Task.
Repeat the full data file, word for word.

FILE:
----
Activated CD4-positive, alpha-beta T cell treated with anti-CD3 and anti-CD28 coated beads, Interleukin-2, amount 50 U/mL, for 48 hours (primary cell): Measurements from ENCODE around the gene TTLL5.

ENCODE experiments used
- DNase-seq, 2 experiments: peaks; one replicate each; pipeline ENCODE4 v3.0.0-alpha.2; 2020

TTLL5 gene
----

Activated CD4-positive, alpha-beta T cell treated with anti-CD3 and anti-CD28 coated beads, Interleukin-2, amount 50 U/mL, for 48 hours (primary cell): Measurements from ENCODE around the gene TTLL5.

ENCODE experiments used
- DNase-seq, 2 experiments: peaks; one replicate each; pipeline ENCODE4 v3.0.0-alpha.2; 2020

TTLL5 gene